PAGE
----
Crimes ranging from murder and terrorism to lesser offences, such as burglary and joyriding, can all create a level of excitement that some people find irresistible, said John Hodge, head of professional practice at Rampton Hospital, Nottinghamshire.
"Some criminal activity may be best understood by a kind of addictive process. The notion concerns the fact that they get more tied up with the excitement, stimulation and the buzz of committing the crime itself," said Mr Hodge.
Traditional explanations for serial crime have focused on the idea of a "psychopathic" personality, but another view is that some people are merely more susceptible to becoming addicted to crime as a means of making them feel better.
A high proportion of crimes is committed by a small number of people, many of whom continue in spite of a high risk of being caught, added Mr Hodge. "Normal criminal motives such as financial gain or revenge do not seem sufficient to explain this," he told the science festival.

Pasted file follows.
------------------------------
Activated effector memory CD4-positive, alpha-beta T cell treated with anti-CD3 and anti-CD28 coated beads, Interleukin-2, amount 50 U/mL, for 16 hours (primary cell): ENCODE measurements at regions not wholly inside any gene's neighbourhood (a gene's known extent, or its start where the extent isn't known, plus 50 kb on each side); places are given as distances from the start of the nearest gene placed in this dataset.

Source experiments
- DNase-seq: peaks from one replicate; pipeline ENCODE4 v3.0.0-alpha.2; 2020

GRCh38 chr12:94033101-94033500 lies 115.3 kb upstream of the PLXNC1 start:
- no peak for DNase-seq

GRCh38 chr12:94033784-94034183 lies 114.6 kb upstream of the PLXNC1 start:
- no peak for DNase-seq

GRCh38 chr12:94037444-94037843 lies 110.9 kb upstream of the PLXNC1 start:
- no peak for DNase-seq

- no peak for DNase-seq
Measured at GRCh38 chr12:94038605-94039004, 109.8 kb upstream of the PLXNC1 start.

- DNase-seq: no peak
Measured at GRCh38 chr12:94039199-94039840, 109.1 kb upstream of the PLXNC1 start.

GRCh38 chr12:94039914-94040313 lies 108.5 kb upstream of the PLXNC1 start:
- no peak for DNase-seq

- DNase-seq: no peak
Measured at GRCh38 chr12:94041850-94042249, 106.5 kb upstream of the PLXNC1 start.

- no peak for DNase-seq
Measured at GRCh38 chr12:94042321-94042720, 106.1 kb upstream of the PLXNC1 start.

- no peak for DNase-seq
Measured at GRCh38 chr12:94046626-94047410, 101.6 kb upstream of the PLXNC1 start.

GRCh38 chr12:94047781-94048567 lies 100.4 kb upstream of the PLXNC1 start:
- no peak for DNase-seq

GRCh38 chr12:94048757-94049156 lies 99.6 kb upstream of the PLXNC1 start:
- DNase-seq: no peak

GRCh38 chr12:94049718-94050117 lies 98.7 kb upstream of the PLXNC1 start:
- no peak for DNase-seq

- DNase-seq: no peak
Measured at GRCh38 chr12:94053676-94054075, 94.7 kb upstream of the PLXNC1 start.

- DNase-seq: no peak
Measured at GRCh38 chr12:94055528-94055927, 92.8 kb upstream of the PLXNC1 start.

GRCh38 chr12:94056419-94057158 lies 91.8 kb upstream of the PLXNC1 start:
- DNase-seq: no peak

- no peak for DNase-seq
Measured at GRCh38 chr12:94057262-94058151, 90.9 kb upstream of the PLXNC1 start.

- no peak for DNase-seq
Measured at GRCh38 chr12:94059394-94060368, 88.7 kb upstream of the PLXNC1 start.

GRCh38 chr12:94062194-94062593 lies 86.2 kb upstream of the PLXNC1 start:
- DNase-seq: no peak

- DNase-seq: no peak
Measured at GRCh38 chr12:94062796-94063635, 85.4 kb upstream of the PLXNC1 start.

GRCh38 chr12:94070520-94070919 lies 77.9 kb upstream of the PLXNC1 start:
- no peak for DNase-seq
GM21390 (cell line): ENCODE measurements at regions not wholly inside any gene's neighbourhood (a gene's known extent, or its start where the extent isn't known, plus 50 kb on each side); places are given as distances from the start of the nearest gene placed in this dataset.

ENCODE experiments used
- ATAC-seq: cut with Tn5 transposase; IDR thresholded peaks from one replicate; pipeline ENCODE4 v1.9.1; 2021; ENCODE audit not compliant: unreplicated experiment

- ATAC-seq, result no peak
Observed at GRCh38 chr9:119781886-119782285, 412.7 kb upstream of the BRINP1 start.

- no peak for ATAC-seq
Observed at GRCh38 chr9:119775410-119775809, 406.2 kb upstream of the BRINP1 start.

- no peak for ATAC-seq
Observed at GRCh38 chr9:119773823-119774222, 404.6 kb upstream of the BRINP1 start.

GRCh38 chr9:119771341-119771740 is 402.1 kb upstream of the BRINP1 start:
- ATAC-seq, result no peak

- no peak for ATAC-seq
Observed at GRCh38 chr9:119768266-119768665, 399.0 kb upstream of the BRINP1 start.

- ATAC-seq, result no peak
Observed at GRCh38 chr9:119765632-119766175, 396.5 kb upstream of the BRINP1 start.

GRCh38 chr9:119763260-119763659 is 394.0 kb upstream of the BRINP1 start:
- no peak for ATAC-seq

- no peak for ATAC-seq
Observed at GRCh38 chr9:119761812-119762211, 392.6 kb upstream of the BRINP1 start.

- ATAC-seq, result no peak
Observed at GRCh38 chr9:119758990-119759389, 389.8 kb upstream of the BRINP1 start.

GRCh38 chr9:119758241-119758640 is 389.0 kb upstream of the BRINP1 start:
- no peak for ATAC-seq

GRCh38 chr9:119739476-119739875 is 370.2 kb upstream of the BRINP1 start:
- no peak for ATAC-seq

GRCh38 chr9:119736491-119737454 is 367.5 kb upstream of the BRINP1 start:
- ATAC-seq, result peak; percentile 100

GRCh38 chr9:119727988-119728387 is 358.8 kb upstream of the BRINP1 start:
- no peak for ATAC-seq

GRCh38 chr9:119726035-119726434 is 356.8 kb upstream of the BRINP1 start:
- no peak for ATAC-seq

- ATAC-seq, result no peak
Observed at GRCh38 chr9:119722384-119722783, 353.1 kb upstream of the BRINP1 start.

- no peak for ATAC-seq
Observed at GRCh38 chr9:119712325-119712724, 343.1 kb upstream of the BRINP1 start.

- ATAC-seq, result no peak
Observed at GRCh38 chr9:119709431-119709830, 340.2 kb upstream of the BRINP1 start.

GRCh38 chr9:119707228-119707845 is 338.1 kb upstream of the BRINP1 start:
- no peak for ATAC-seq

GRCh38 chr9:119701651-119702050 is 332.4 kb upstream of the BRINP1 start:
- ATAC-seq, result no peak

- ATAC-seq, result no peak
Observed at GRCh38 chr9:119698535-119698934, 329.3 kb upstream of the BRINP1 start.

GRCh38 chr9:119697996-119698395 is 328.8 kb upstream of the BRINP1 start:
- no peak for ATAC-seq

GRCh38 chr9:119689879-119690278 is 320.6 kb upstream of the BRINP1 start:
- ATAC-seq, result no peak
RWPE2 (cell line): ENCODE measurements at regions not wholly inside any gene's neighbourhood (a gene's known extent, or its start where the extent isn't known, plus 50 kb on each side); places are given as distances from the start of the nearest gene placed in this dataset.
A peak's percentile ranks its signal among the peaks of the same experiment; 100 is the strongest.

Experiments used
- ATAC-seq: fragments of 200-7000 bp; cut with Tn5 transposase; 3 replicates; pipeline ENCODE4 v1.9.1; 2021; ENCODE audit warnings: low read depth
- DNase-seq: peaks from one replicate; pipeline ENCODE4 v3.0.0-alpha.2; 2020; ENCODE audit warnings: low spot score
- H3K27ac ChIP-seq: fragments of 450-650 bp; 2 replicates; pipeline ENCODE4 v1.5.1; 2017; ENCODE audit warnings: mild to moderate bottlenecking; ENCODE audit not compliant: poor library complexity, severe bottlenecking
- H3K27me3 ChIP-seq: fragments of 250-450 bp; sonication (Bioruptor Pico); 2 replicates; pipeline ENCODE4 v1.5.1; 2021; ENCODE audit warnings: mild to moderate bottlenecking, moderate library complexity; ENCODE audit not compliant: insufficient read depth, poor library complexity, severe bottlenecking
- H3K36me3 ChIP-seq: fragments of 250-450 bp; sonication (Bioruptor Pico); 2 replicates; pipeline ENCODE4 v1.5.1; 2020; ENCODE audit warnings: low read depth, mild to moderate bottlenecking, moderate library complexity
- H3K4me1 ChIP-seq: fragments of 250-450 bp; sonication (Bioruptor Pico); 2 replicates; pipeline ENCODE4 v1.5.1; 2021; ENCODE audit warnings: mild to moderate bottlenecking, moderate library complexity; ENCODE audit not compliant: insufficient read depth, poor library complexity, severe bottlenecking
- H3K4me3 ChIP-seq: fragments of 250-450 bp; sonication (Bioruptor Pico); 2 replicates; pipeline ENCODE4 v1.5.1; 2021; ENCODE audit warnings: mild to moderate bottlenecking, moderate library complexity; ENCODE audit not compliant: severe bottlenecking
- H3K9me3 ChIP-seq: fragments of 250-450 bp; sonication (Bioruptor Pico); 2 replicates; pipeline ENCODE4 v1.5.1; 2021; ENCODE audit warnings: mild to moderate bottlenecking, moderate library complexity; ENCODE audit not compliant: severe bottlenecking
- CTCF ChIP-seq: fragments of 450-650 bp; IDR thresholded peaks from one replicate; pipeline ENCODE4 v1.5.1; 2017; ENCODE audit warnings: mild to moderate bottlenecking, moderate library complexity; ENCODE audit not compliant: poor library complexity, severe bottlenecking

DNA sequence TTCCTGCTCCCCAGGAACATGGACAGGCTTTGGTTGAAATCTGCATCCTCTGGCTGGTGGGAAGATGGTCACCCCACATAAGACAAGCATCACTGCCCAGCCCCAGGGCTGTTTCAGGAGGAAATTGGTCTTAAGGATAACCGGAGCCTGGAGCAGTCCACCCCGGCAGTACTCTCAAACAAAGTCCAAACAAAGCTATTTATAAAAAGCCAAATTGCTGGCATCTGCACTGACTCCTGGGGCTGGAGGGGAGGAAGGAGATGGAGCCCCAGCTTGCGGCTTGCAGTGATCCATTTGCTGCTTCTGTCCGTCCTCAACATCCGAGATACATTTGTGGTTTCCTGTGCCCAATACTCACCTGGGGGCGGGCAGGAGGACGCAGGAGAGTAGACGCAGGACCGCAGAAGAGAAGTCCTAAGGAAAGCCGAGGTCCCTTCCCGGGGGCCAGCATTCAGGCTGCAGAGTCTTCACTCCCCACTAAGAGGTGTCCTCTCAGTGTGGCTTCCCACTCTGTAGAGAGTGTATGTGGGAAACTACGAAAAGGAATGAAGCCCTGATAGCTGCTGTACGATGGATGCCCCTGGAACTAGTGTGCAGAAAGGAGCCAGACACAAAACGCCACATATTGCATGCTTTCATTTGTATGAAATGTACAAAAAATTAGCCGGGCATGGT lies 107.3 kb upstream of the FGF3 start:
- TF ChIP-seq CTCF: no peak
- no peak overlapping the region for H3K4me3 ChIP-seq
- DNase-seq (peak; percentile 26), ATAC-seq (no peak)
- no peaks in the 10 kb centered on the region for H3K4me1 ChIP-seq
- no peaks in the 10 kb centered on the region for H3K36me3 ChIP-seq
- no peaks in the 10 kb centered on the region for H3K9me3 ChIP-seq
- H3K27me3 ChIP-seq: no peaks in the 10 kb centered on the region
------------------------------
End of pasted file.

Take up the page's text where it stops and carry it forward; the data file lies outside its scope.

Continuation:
The new notion of crime being addictive has so far failed to produce any statistics in the degree to which it affects criminal behaviour, but rehabilitation should take into account the addictive nature of crime - already part of the treatment for sex offenders, added Mr Hodge.
"It is vital that the experience criminals have in prison does not reinforce addiction, because sitting in a cell with nothing to do gives lots of time to consolidate thoughts."Reuse content